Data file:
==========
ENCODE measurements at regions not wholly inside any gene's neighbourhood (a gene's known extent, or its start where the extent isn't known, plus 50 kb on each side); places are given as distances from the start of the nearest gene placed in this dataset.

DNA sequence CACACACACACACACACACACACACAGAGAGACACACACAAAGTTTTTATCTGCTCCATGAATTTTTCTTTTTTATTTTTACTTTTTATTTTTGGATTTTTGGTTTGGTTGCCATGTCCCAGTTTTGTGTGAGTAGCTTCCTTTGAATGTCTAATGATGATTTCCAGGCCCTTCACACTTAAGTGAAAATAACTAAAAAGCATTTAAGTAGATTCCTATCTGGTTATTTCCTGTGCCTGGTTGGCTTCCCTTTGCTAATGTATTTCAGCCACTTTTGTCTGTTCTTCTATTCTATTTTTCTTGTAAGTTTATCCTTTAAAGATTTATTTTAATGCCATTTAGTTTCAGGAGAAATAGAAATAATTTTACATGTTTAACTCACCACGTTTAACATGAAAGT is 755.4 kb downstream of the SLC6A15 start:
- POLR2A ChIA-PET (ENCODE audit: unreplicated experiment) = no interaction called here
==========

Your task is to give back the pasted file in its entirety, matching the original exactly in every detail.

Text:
ENCODE measurements at regions not wholly inside any gene's neighbourhood (a gene's known extent, or its start where the extent isn't known, plus 50 kb on each side); places are given as distances from the start of the nearest gene placed in this dataset.

DNA sequence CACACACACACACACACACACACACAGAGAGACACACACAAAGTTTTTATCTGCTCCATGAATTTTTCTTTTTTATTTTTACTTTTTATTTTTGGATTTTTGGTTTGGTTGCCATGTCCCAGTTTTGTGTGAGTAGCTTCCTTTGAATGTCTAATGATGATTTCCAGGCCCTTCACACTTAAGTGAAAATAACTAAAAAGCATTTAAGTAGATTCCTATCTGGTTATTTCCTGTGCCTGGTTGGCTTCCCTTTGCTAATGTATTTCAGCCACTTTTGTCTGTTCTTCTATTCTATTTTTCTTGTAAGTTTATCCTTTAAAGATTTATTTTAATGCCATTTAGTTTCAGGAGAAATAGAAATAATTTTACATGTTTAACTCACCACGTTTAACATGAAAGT is 755.4 kb downstream of the SLC6A15 start:
- POLR2A ChIA-PET (ENCODE audit: unreplicated experiment) = no interaction called here